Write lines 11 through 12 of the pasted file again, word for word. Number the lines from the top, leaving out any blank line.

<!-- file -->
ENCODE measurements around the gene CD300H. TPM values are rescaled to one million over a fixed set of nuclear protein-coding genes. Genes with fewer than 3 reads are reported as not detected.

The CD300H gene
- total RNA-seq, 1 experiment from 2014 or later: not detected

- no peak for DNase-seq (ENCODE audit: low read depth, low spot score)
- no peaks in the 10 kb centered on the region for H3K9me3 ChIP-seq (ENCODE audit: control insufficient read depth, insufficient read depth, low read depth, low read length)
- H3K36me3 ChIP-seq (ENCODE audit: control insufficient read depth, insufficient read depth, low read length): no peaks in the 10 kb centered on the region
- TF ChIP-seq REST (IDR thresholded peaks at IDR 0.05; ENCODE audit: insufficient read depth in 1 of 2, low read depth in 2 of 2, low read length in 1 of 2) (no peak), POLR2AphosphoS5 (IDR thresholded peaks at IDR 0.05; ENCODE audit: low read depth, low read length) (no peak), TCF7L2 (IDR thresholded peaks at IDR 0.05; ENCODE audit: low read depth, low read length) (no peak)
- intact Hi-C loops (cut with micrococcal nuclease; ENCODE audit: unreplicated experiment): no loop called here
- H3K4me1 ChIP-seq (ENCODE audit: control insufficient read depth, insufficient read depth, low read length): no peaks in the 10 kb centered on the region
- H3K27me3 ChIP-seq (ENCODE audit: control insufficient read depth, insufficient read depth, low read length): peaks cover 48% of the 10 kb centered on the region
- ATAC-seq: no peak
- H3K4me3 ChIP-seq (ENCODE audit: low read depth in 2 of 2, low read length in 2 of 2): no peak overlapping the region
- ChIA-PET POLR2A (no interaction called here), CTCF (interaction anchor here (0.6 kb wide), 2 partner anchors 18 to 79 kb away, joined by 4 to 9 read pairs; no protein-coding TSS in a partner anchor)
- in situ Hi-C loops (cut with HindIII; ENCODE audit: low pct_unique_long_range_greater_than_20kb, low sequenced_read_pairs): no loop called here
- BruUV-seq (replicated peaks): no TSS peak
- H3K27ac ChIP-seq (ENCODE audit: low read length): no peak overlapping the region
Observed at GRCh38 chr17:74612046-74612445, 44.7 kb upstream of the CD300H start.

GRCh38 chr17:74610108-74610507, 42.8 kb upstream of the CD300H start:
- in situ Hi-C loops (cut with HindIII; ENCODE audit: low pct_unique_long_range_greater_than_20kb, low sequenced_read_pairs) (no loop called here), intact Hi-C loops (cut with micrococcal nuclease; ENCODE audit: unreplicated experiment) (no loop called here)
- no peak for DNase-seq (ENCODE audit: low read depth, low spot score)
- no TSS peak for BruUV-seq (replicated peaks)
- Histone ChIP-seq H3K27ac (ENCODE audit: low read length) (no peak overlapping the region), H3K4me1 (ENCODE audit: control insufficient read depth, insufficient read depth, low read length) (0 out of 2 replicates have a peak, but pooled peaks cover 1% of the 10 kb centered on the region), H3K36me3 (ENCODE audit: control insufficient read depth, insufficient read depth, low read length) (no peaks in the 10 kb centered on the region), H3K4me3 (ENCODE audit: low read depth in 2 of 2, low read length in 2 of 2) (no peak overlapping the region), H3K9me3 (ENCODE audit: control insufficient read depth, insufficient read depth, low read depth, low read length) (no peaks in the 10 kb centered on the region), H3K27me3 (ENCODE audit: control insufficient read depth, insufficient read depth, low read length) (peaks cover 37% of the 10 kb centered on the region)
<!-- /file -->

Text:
- ATAC-seq: no peak
- H3K4me3 ChIP-seq (ENCODE audit: low read depth in 2 of 2, low read length in 2 of 2): no peak overlapping the region